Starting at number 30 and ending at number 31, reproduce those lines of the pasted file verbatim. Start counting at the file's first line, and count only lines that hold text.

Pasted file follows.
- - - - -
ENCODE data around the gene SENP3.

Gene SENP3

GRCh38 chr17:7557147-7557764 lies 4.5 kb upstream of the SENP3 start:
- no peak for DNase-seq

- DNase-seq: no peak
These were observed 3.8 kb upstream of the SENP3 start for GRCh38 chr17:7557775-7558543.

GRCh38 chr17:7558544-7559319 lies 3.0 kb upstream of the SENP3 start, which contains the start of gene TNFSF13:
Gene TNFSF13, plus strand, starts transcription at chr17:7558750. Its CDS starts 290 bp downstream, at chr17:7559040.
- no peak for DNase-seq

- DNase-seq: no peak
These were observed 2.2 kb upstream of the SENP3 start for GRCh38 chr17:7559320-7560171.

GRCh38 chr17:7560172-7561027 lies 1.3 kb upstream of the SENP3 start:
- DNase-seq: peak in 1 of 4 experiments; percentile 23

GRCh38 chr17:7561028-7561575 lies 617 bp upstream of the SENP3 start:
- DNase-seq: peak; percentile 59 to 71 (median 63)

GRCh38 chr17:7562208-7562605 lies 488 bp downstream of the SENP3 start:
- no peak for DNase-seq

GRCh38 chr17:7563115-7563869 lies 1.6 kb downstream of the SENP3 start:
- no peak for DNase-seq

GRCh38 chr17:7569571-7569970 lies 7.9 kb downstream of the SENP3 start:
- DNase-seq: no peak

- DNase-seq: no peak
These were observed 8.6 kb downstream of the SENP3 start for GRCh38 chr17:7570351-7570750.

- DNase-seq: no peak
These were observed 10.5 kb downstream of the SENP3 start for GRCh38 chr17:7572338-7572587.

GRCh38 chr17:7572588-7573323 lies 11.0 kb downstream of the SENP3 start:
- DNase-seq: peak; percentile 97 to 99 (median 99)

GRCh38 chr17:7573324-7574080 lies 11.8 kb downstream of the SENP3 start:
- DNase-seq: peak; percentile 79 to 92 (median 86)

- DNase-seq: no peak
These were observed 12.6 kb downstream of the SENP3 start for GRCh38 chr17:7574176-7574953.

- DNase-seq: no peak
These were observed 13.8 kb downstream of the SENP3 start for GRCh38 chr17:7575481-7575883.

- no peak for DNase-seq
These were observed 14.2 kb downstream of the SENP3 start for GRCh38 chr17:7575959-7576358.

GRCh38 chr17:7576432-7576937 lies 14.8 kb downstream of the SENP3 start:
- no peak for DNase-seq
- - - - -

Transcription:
- DNase-seq: no peak
These were observed 12.6 kb downstream of the SENP3 start for GRCh38 chr17:7574176-7574953.